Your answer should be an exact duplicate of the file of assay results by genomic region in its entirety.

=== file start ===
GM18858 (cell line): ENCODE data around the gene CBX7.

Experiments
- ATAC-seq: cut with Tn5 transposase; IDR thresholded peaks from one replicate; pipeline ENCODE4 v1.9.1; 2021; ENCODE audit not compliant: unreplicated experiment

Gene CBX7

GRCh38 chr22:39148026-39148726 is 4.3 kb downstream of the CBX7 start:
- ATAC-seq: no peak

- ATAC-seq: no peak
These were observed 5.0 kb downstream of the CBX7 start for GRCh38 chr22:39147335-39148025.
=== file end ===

GM18858 (cell line): ENCODE data around the gene CBX7.

Experiments
- ATAC-seq: cut with Tn5 transposase; IDR thresholded peaks from one replicate; pipeline ENCODE4 v1.9.1; 2021; ENCODE audit not compliant: unreplicated experiment

Gene CBX7

GRCh38 chr22:39148026-39148726 is 4.3 kb downstream of the CBX7 start:
- ATAC-seq: no peak

- ATAC-seq: no peak
These were observed 5.0 kb downstream of the CBX7 start for GRCh38 chr22:39147335-39148025.